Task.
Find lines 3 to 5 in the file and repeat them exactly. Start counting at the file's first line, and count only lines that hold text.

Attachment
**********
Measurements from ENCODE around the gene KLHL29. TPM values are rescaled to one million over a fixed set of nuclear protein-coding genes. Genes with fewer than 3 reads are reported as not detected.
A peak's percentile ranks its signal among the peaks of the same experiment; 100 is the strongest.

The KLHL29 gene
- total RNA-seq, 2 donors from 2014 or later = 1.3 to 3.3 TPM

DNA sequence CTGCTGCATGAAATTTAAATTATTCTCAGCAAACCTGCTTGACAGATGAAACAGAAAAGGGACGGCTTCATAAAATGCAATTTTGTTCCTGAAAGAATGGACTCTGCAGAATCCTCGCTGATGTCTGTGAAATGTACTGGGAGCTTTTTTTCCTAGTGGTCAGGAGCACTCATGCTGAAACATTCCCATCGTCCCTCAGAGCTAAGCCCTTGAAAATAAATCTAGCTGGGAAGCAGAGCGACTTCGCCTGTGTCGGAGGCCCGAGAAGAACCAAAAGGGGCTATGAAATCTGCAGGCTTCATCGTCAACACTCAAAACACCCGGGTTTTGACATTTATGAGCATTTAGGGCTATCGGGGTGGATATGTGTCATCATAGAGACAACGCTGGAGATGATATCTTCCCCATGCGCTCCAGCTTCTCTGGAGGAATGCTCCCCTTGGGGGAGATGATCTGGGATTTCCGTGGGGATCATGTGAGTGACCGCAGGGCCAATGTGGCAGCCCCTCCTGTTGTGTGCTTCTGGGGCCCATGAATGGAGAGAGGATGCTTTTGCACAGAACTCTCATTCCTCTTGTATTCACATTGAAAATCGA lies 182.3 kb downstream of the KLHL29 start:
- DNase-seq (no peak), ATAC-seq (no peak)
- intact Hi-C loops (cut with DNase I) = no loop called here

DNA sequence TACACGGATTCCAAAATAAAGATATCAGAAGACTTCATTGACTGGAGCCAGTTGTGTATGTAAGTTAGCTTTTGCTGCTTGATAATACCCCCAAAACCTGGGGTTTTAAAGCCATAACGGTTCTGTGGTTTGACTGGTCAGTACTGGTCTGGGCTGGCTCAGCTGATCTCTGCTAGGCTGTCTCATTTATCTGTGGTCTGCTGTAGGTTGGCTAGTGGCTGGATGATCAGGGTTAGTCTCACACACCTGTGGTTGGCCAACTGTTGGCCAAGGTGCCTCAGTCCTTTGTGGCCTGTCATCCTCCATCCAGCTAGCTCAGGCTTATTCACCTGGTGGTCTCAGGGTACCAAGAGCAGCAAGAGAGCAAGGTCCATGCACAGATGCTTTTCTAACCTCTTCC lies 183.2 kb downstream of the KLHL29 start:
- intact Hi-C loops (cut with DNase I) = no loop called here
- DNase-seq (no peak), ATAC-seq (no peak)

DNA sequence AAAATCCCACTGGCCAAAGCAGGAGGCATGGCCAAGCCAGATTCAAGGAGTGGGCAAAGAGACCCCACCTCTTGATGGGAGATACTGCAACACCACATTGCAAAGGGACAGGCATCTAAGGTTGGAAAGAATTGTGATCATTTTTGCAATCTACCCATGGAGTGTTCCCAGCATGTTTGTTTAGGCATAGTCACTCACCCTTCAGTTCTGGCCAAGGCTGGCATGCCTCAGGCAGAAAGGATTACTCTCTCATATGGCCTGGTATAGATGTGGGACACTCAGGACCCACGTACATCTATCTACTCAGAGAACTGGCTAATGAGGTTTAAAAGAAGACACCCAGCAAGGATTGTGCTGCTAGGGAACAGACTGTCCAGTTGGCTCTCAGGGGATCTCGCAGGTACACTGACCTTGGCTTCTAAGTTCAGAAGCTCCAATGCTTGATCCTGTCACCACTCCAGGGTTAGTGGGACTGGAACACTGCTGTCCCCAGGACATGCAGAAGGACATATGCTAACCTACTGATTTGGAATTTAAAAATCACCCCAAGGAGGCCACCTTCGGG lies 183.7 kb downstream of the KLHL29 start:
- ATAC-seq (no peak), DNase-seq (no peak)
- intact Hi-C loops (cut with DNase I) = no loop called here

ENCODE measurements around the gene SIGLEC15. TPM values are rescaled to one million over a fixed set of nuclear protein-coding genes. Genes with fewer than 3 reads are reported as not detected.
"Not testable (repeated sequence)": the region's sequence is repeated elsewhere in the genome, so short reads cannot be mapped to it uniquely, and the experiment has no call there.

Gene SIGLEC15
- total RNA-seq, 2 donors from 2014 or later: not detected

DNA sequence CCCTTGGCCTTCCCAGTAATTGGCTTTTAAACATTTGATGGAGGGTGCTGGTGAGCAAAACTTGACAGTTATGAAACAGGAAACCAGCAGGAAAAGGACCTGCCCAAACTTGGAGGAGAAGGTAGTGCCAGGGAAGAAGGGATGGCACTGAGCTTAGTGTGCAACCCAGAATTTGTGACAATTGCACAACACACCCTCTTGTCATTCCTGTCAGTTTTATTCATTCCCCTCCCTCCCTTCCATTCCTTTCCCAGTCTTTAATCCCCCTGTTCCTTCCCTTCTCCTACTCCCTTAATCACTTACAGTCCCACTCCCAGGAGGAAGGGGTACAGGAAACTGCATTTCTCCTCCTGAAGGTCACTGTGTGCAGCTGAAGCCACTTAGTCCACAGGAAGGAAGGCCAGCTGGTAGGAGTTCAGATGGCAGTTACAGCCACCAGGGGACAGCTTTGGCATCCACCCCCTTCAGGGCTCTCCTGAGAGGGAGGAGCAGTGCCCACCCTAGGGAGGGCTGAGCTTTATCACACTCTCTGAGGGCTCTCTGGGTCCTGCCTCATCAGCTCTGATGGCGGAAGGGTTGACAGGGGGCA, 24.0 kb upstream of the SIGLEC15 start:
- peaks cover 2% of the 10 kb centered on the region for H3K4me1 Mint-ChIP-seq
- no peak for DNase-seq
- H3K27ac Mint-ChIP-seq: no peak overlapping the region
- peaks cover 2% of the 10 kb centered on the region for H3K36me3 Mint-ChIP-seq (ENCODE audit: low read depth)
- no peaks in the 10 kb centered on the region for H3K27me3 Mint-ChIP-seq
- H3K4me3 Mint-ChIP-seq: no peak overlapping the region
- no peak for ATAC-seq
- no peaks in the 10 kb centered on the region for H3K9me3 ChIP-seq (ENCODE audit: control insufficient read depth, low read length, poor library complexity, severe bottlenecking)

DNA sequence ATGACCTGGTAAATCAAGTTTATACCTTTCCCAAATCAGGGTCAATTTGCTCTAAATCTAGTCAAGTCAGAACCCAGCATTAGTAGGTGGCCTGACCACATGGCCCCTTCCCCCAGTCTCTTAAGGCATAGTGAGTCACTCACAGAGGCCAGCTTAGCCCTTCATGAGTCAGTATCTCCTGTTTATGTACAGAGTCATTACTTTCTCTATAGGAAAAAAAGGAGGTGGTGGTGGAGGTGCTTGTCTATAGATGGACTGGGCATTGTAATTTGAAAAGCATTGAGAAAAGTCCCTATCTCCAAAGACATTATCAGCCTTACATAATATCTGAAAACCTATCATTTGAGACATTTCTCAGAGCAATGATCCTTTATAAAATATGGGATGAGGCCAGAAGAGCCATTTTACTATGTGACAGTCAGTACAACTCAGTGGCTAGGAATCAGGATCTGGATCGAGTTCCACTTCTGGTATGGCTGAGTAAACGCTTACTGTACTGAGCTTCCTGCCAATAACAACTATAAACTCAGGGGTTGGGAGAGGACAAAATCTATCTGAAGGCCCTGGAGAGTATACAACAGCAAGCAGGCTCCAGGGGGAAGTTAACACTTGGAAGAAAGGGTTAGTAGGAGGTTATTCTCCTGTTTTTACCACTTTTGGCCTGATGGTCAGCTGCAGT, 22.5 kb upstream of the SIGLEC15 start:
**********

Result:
The KLHL29 gene
- total RNA-seq, 2 donors from 2014 or later = 1.3 to 3.3 TPM

DNA sequence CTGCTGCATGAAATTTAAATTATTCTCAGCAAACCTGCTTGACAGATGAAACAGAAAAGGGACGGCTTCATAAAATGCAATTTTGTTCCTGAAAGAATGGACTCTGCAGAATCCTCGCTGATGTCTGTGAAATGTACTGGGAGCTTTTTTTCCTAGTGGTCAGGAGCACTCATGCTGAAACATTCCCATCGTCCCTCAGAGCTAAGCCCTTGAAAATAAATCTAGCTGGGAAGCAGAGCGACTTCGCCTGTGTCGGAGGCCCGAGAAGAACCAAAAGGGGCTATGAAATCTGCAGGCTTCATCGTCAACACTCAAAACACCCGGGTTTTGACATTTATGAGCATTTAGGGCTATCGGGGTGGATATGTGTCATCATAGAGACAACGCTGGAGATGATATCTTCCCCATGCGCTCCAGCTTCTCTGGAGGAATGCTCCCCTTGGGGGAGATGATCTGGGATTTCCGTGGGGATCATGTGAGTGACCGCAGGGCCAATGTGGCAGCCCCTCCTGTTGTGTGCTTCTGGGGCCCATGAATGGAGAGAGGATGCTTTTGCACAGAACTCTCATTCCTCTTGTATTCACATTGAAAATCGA lies 182.3 kb downstream of the KLHL29 start: